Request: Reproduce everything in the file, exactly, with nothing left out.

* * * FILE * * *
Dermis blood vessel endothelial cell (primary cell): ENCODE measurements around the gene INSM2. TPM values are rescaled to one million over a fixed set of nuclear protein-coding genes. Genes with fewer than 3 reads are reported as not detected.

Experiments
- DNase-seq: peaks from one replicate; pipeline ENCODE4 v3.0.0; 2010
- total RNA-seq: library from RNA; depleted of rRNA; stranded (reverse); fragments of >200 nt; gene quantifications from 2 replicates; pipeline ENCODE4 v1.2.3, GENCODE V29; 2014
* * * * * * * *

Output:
Dermis blood vessel endothelial cell (primary cell): ENCODE measurements around the gene INSM2. TPM values are rescaled to one million over a fixed set of nuclear protein-coding genes. Genes with fewer than 3 reads are reported as not detected.

Experiments
- DNase-seq: peaks from one replicate; pipeline ENCODE4 v3.0.0; 2010
- total RNA-seq: library from RNA; depleted of rRNA; stranded (reverse); fragments of >200 nt; gene quantifications from 2 replicates; pipeline ENCODE4 v1.2.3, GENCODE V29; 2014